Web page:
Harness the power of measurement and evaluation — both for understanding your impact and determining where to focus your communications efforts in the future.
Setting clear, measurable goals is key to understanding your impact. After all, if you don’t know where you’re trying to go, how will you know if you’ve arrived? Your communications goals should lay out concrete outcomes that will contribute to achieving your organization’s broader objectives.
Does your goal clearly state what you want to accomplish? Is it tangible, targeted, and concrete?
What numbers can you associate with this goal? Is there a percentage or figure that you’re looking to reach?
Is the goal realistic? Do you feel nervous about reaching this target, or do you think that with the right strategy in place this goal can be accomplished?
Does your communications goal map back to your organization’s goals? Why is this goal important?
When will you achieve this goal? What is a realistic time period that you can meet this target?
Using the SMART goals formula will help you focus on what’s most important in your communications program and help you determine at the onset which metrics are going to be most relevant to you and your organization.
Depending on your communications goals, different communications efforts will necessitate different metrics. Click on the cards below for some ideas on how to evaluate specific types of communications efforts.
When thinking about measuring media goals, there are easily measurable metrics like media placements or media hits. Then there are those that require a bit more leg work, like how often the media covering your organization is picking up your specific talking points. Both angles are important depending on your overall media goals. Diving deep into the coverage your organization receives can help direct your media strategy— perhaps one-on-one interviews receive better coverage than a press release. Analyzing this data can help set the course.
Two ways to measure the effectiveness of crisis communications are to evaluate how well you were able to prevent negative media coverage and determine the amount of revenue your nonprofit would likely have lost had you been unable to prevent negative coverage. Quantifying the cost savings, specifically, can help you make the case for funding a strong media relations program.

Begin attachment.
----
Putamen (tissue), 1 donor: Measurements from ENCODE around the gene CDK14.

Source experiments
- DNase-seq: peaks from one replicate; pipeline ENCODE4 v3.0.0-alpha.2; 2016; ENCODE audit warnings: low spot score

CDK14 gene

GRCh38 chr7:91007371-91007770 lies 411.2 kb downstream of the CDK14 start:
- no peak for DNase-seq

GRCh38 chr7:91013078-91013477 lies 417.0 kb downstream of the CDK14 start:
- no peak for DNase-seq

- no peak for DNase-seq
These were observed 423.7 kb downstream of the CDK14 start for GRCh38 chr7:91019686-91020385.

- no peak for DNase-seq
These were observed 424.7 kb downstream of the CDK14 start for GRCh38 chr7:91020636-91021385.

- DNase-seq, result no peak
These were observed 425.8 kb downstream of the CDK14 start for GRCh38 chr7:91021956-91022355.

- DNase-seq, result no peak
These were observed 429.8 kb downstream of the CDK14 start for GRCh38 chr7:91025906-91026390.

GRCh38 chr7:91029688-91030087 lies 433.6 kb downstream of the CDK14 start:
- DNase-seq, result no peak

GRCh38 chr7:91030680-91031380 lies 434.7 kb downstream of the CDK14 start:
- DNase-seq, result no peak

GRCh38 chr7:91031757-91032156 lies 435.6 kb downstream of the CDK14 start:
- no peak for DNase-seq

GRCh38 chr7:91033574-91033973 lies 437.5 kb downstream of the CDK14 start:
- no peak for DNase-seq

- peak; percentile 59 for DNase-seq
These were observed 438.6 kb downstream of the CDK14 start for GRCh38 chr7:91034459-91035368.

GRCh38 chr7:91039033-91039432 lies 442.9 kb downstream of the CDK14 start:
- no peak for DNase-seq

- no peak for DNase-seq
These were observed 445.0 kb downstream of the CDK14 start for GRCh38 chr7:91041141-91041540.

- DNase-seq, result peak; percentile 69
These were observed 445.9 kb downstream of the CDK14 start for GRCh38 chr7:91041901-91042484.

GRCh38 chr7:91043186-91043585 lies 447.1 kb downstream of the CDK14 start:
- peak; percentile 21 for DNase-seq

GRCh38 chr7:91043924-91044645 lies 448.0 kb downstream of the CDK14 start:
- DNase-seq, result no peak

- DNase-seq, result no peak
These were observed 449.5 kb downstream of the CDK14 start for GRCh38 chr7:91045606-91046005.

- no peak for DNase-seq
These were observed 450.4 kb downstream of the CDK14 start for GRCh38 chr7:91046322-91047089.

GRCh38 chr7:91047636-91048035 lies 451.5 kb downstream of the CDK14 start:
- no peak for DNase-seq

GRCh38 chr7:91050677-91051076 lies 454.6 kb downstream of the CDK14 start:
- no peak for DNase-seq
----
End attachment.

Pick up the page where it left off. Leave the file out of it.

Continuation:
Surveys are an easy way to measure the effectiveness of the materials your organization produces. Getting feedback from your audience can shed light into what your readers think of the quality and frequency of these materials, how effective they are in motivating your audiences, and what type of content your audiences want to read about in the future.
It is easier than ever to gather data and track performance from your digital and social media channels. Identify which metrics (i.e., reach, engagement, open rates, and clicks) are the best indicators of progress towards your broader communications goals and map out a reporting plan for how often you need to check and analyze the data. The flexibility in making edits and gathering metrics across digital channels means you can be free to experiment, using digital communications as a testing ground for strengthening your impact.
Like digital and social media, your website is another channel where you can gather a lot of data and experiment. Being clear on your goals will help cut through the noise to make sure you are appropriately aligning your metrics. Understand which metrics to track and then follow changes over time. Your data will tell a story about your efforts and your impact.
Gathering data can be exciting, particularly when you can see what progress you made against your goals. Simply gathering the data isn’t enough. Now’s the time to understand and analyze your metrics to determine where to go next.
If a campaign performed better than anticipated, for example, you may want to dive deeper to understand what made it so effective. You might also need to set higher goals for the next quarter. Use the insights you’ve uncovered to adjust your communications strategy and chart a course for the future.
You’ll also want to consider which metrics are valuable to share with different audiences: will donors be encouraged by a great new impact stat? Do your board members need to see a snapshot of your latest campaign’s performance? Quantitative and qualitative data can help you show how your organization is making a difference – and that’s key for external audiences like donors, volunteers, community leaders, and policymakers. Additionally, your evaluation efforts provide a critical opportunity to demonstrate to internal audiences the value of your communications program and the work of your team.